Chris Hayes Podcast with Clint Smith | Why Is This Happening? – Ep 164 | MSNBC 1

Chris Hayes Podcast with Clint Smith | Why Is This Happening? – Ep 164 | MSNBC

 

What we call history isn't a fixed thing; it's a narrative, contested and fought over, changing over time. Right now, the United States is in the midst of a massive historical battle over its own narrative, specifically the legacy of slavery and race in America. The backlash to that fight is spilling into public policy as Republican state legislatures push to regulate the way students are taught about the founding of our country. In Clint Smith's new book "How The Word is Passed", Smith studies our understanding of slavery through the stories we tell of it. He travelled to the cemeteries and plantations and prisons home to these stories to see up close how they reckon with – or fail to reckon with – their own relationship to our country's legacy.
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Chris Hayes Podcast with Clint Smith | Why Is This Happening? – Ep 164 | MSNBC

4 comments

  1. I’m British. I’m proud to be British, and I’m proud of our contributions to the world. But you can’t be both proud to be British _and_ intellectually honest if you don’t grapple with the fact that a lot of our contributions to the world were made possible by the suffering of others, and that my ancestors did a lot of evil as well. There’s a word that I’ve found extremely useful in coming to terms with the fact that a lot of what I learned in history class was leaving out the bad stuff, and that word is _incomplete._ My history lessons were not _lies,_ they were _incomplete,_ and I become a fuller and better person by understanding the wider story that was left out.

    Chris says that we need to comes to grips with the fact that the stories people tell each other are lies, but that’s the wrong way to look at it, and it’s that attitude that makes it so difficult to get through to people. The stories aren’t lies (well…some are, but most aren’t). They’re honest experiences; but they’re incomplete. Jeff should _absolutely_ tell his grandkids the stories that his grandfather told him, but add in the _other_ stories, the ones he’s heard from his friends, about the other side as well.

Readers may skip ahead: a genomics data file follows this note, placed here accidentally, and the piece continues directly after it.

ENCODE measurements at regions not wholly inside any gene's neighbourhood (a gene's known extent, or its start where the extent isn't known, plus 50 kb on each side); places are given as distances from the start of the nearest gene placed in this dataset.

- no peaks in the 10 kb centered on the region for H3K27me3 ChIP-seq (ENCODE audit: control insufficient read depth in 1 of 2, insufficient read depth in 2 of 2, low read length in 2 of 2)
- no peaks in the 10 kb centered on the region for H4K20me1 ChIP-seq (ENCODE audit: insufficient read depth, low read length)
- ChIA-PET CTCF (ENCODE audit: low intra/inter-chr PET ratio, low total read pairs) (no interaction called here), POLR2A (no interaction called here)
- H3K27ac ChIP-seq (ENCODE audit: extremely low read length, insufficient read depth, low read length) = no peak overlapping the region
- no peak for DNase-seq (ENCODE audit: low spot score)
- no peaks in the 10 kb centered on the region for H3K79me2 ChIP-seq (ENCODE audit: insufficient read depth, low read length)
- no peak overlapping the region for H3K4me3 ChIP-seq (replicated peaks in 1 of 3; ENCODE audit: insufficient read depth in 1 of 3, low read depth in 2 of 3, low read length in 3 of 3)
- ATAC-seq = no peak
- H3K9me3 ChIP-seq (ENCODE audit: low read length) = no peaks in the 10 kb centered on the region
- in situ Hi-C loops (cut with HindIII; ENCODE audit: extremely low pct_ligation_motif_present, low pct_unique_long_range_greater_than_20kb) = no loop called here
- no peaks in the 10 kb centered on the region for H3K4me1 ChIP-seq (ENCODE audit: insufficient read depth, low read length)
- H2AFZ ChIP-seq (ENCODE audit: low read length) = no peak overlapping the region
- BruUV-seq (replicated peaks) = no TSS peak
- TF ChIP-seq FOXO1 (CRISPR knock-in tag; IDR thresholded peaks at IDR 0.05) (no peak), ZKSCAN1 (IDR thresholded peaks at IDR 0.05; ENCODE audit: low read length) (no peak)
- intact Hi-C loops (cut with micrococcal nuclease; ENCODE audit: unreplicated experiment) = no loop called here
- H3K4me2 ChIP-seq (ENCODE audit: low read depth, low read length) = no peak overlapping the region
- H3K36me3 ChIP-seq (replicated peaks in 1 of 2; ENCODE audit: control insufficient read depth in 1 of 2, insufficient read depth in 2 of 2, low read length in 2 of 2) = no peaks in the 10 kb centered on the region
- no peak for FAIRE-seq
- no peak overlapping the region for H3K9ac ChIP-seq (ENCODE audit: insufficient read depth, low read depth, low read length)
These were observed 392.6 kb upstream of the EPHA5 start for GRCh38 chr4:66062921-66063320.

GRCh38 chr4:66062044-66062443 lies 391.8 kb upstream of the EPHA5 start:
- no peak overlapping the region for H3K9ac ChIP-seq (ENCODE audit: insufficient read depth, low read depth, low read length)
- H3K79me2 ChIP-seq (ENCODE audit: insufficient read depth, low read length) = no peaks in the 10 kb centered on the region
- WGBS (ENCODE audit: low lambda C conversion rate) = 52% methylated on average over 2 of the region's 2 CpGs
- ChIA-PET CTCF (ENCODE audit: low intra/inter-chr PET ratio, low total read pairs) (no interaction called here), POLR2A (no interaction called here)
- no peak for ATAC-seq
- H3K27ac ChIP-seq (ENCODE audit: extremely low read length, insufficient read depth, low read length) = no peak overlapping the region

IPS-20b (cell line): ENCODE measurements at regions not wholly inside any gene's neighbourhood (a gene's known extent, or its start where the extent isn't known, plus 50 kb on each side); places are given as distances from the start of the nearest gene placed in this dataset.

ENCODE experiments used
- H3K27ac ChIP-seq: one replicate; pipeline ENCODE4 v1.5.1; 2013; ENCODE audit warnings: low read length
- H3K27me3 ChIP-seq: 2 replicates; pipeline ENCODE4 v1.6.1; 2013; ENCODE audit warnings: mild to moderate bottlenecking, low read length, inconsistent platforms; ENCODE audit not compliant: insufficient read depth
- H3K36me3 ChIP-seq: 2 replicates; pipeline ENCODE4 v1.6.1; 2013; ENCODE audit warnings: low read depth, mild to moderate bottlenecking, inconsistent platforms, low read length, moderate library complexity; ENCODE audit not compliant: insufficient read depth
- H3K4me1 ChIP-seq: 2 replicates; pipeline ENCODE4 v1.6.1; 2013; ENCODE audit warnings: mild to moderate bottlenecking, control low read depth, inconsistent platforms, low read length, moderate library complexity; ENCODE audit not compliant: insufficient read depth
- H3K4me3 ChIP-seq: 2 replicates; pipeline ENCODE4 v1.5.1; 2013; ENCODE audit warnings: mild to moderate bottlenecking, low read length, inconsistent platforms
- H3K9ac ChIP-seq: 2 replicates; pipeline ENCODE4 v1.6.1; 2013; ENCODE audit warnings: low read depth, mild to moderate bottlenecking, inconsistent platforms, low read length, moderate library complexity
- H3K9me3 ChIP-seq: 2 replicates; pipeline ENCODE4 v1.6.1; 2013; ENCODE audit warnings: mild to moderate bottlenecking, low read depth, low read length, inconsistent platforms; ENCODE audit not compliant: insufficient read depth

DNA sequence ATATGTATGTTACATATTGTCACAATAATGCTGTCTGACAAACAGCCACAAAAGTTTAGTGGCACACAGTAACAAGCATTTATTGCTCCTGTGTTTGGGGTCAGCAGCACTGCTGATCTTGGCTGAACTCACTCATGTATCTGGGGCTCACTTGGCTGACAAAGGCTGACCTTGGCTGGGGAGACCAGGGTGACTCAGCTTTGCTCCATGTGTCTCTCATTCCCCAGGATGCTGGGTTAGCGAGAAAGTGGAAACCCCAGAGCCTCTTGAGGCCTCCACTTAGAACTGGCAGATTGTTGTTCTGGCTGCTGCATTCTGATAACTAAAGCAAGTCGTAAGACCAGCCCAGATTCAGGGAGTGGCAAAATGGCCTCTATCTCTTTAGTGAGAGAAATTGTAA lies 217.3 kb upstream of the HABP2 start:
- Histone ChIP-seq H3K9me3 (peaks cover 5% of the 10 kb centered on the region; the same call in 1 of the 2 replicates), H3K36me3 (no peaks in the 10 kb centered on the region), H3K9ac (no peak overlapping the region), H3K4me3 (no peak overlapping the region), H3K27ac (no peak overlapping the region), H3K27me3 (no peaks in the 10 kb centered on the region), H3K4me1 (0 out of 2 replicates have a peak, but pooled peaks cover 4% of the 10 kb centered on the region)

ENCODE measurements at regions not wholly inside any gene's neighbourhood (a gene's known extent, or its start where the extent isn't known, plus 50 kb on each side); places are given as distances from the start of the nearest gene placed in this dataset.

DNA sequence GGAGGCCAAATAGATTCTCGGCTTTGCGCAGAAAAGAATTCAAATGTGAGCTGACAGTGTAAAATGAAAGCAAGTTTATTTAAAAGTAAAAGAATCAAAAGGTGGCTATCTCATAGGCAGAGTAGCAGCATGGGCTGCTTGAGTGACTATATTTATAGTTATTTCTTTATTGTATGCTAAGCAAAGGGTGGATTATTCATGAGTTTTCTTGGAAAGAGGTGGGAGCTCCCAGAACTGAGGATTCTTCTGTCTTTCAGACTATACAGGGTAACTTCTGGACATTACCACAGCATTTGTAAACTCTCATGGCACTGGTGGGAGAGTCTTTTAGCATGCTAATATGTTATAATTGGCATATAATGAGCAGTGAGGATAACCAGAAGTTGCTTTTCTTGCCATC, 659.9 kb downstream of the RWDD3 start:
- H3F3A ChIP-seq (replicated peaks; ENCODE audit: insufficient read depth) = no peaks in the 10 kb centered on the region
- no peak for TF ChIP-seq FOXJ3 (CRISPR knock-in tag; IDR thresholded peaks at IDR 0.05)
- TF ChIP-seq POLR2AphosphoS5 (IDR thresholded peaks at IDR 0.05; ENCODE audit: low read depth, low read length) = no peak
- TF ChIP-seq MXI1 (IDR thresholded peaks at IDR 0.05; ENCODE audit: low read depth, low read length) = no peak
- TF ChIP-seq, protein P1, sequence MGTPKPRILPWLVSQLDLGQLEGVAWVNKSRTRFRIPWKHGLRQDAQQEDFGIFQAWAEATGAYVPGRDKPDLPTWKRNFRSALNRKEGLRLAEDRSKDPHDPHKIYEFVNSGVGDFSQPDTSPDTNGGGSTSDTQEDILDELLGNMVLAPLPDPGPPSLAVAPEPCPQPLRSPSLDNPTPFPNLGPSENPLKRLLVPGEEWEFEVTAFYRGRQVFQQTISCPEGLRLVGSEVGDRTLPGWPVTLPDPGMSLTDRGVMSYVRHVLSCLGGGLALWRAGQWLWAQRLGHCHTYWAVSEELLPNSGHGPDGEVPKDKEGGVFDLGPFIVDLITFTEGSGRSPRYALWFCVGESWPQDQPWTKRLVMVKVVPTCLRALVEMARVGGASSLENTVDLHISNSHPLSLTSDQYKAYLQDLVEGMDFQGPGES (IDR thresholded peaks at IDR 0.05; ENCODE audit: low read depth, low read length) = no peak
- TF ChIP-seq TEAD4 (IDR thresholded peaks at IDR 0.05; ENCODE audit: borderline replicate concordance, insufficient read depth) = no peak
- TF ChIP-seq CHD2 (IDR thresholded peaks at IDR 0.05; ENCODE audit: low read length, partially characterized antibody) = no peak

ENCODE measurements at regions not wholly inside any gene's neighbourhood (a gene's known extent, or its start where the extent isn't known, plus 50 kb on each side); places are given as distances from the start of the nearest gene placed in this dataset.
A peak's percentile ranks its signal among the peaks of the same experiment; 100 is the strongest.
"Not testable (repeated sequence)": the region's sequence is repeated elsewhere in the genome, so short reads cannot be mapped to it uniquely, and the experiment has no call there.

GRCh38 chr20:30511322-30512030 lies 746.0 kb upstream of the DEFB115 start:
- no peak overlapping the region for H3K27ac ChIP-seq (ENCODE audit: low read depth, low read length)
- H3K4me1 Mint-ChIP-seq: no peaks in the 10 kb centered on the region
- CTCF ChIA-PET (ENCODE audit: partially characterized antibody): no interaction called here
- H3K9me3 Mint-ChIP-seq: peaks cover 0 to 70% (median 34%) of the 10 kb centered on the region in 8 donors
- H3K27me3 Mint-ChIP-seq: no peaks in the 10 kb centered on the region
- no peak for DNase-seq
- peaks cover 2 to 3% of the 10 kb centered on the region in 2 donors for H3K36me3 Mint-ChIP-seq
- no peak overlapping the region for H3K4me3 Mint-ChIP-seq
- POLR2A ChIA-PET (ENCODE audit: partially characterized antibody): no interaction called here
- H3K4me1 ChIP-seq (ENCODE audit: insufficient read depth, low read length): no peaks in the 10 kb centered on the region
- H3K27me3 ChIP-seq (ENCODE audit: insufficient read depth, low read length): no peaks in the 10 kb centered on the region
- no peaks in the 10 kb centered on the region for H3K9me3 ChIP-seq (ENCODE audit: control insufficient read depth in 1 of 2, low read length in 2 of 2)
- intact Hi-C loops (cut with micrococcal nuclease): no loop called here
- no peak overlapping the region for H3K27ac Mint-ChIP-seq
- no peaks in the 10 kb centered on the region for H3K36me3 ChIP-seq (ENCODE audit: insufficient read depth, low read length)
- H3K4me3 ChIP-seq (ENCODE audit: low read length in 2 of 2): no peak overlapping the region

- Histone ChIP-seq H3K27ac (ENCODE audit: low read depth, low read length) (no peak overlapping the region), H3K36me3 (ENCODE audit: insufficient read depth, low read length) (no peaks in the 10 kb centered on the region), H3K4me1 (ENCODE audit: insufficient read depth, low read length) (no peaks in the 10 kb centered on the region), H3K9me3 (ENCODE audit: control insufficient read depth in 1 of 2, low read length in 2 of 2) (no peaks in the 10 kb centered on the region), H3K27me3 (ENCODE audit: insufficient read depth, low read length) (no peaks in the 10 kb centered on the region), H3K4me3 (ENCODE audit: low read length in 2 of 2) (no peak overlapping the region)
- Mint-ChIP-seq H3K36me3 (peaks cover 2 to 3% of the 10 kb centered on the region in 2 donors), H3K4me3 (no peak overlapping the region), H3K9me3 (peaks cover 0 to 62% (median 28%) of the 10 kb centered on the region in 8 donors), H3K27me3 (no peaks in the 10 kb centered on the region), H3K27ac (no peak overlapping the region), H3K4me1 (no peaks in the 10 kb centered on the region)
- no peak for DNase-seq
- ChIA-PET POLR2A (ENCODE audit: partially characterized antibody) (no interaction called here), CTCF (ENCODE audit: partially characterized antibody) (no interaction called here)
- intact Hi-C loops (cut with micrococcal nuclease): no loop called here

1. First of all, “evil” is the word of child. Nobody is evil. Everybody is a shade of grey. Secondly, I can think the British Empire was a marvellous achievement whilst also know that the methods used to acquire and secure the empire wouldn’t be tolerated today. But history must be seen within its historical (social and political) context. Trying to use a narrow and ill formed picture of the past to score political points, as the “1619 project” does, IS intellectual dishonesty. And remember, “civilisation” is a just a story we tell ourselves.
      P.S. I’m English.

  2. What a load of whoeyy. If we won let them count the ballots ,we won big. Then we can shame them as they deserve??? Childish not too?

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